The river drift is mostly placid with a few sections of rapids and very small elevation changes.  It is not a dangerous drift.  Each boat has two crewmen.  One mans the oar to steer the boat while the other mans the pole to keep the boat from colliding with the rocks in the river.

The boat trip ends near the Arashiyama District of Kyoto where’s there’s plenty to do including a visit to the magnificent Tenryu-ji Temple.

All photos were taken with a Nikon D700 and Nikkor AFS 24-70mm f/2.8 zoom lens.  [Note: recommend that you use a polarizing filter on the river as the glare is prominent.  I didn’t.]

Dockside view.

Dockside view.

Down the river.

Down the river.

Fast section.

Fast section.

Train stopped to look at us.

Train stopped to look at us.

Vendor on the river.

Vendor on the river.

Trip ends at Arashiyama.

Trip ends at Arashiyama.

Written by leolaksi

May 5, 2010 at 2:03 pm

Maiko in Kyoto – Geisha in training

with 4 comments

Created a near riot.

Created a near riot.

A Maiko is an apprentice Geisha, who undergoes five years of training in the arts before they are considered Geisha.  Geishas are still seen with frequency walking the small streets of Kyoto to their next performance.  Usually you can tell the difference between Maiko and Geisha by the younger age of the Maiko and the size of their obi.  There are other differences that are explained in detail here.

On this day, these three Maiko came strolling into the Heian Shrine.  They were inundated by tourists armed with DSLR’s, P&S’s and camera phones.  It was quite a commotion.  They simply maintained their composure, posed for a few photos and kept on walking.

Photos taken with a Nikon D300s and AFS Nikkor 70-200mm f/2.8 VRII zoom lens.

Large obi typical of Maiko

Large obi typical of Maiko

Still posing.

Still posing.

Composure.

Composure.

Head shot.

Head shot.

Pointing the way.

Pointing the way.

Written by leolaksi

April 14, 2010 at 12:32 pm

Cherry blossoms in Kyoto, Japan

with 5 comments

Philosopher's Walk in Kyoto

Philosopher's Walk in Kyoto

Over most of Japan, for a period of two weeks at the end of March and April, cherry blossoms spring to life and bring a splash of color that is a sign that spring has arrived and winter will soon be left behind.  The blossoms don’t come out all at once.  Instead it depends on the variety and the weather conditions.  This year the blossoms arrived just a bit early and luckily were still in bloom for the week I was in Kyoto.  Some of the trees had started to lose their flowers while other had just opened.  How you shot them of course is up to you.  It makes for a grand image to capture a landscape although closeups are also spectacular.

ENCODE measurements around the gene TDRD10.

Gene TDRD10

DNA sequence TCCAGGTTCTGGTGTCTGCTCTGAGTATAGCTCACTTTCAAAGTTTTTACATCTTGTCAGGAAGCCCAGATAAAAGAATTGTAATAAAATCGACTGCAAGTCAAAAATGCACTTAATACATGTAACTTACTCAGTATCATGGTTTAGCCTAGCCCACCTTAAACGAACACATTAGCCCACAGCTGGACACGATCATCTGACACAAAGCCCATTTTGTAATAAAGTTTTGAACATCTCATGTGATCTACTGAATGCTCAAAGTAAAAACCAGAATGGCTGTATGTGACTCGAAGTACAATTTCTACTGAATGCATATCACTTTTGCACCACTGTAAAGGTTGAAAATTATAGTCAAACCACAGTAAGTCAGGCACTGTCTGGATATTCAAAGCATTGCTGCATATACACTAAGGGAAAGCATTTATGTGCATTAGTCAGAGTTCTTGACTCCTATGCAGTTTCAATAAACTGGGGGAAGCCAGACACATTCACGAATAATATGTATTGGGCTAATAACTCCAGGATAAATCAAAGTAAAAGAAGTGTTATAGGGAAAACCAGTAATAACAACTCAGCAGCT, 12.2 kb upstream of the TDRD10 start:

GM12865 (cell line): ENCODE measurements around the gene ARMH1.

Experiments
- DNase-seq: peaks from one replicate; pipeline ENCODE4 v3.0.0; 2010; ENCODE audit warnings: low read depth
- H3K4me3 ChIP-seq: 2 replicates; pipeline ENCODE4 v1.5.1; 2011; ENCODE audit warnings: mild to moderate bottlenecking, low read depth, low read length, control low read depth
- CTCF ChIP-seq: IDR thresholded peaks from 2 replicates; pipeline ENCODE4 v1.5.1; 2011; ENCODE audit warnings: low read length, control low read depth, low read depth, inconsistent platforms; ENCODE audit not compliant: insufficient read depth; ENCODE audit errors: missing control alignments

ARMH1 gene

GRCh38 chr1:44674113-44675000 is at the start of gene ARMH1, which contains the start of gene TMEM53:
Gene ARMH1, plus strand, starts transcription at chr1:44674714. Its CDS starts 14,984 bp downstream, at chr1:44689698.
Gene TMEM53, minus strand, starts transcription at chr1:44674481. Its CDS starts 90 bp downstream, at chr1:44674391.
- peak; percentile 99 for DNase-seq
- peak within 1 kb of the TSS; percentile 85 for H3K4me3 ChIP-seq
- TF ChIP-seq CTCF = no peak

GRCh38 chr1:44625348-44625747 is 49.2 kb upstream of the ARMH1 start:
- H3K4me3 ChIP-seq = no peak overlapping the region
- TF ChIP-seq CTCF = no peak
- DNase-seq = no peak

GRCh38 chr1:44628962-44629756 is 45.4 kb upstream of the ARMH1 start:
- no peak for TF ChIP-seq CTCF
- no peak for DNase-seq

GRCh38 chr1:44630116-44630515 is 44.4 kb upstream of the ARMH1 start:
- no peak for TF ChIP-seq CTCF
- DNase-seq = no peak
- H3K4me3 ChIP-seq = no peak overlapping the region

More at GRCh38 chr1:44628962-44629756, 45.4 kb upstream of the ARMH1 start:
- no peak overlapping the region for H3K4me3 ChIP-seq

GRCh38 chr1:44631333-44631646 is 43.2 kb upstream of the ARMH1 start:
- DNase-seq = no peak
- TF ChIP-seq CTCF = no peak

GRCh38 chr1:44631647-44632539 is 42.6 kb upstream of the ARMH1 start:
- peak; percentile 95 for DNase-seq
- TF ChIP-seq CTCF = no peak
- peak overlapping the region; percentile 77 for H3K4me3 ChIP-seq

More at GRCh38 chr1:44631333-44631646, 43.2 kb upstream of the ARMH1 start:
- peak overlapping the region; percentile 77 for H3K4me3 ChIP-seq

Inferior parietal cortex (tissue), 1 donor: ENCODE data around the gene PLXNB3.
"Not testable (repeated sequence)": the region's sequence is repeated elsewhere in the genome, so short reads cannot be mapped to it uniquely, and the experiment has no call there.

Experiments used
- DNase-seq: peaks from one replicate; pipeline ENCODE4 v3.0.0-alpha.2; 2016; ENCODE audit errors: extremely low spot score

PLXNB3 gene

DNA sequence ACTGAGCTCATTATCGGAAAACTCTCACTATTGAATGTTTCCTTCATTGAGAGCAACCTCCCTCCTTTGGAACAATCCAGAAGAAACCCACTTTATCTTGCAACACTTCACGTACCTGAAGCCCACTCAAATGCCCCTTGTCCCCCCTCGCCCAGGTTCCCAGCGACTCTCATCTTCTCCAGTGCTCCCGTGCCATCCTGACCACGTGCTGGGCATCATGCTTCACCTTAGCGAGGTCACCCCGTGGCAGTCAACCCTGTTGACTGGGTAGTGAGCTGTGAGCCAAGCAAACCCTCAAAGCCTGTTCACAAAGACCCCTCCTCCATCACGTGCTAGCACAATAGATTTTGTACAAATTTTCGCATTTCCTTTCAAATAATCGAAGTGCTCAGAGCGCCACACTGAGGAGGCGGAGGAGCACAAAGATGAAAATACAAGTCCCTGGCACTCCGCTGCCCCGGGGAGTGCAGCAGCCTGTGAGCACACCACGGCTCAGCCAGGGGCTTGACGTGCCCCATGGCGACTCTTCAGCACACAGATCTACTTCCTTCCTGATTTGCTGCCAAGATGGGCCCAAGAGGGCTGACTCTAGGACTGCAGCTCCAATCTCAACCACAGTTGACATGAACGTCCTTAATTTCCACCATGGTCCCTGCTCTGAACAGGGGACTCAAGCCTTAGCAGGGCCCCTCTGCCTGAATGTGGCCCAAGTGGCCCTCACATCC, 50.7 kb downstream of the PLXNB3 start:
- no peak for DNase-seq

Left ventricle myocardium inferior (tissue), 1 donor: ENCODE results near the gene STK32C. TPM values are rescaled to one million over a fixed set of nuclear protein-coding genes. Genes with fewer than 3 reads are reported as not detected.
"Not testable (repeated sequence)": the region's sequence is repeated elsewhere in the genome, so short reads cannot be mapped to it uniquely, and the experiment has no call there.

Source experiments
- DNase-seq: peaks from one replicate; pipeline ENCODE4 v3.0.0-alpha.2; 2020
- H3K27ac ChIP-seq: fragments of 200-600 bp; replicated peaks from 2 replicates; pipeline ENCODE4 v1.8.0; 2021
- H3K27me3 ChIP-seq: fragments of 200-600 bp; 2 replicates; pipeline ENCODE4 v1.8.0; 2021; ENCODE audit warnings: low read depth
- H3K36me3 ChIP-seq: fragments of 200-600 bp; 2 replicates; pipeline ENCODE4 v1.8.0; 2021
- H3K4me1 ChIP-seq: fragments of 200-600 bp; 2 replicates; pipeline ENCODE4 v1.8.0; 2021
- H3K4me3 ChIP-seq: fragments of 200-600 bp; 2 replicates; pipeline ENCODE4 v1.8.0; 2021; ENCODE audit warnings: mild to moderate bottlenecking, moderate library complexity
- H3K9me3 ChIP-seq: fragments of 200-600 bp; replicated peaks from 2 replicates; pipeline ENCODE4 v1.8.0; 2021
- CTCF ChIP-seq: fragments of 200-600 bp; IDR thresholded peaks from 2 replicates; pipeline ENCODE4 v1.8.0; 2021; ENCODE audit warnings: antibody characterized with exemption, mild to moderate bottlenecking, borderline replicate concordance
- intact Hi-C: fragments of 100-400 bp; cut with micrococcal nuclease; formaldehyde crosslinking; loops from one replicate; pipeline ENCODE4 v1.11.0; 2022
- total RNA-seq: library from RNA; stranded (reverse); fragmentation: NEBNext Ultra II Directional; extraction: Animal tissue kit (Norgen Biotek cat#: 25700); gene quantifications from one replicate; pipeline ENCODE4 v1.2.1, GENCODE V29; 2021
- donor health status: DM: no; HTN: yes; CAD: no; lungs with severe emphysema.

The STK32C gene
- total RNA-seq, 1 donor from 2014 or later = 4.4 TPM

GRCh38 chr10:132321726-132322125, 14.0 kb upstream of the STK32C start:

Photos were shot with a Nikon D700 and Nikkor AFS 24-70mm f/2.8 zoom lens and a D300s and  Nikkor AFS 70-200mm f/2.8 VRII zoom lens.

Strolling along a river.

Strolling along a river.

Wide open at f/2.8 with bokeh.

Wide open at f/2.8 with bokeh.

Not quite open.

Not quite open.

White blossoms in background.

White blossoms in background.

At Golden Pavilion.

At Golden Pavilion.

Written by leolaksi

April 13, 2010 at 8:33 pm

Nikon D700 with 15 year old Nikon 80-200 f/2.8 lens

with 5 comments

Waiting for the train in Tokyo

Waiting for the train in Tokyo

I’m normally don’t shoot with telephoto lenses.  Most of the time I use wide angle lenses with an occasional long normal lens thrown in. There are occasions when I have needed longer lenses and have been satisfied with the Nikkor DC 135mm f/2 lens.  Recently I purchased a 15 year old AF Nikkor 80-200 f/2.8 ED lens for $300 in Japan.  The condition, both cosmetically and performance-wise is stellar.  Sure, the lens does not have VR (image stabilization) and is somewhat heavy since it’s body is metal.  Still, it’s a very capable lens and more than matches up with the D700 since this camera is exceptional at higher ISO’s.  This latitude allows one to crank up the ISO to compensate for the lack of image stabilization.  I have been tempted to purchase the latest AF-S VR Nikkor 70-200mm f/2.8 IF ED but will postpone this until Nikon improves this lens so its performance on a FX body is better.   With the performance of the 80-200mm, there’s no reason to buy right now.

Photos were taken in Tokyo and Bangkok with the Nikon D700 and an AF Nikkor 80-200 f/2.8 ED lens.  Post processing is minimal (or none).  All photos shot at or near f/2.8.

Incoming call

Incoming call

Atagaw market prawns

Atagaw market prawns

Veggie vendor

Veggie vendor

Red camera

Red camera

Written by leolaksi

July 6, 2009 at 7:00 am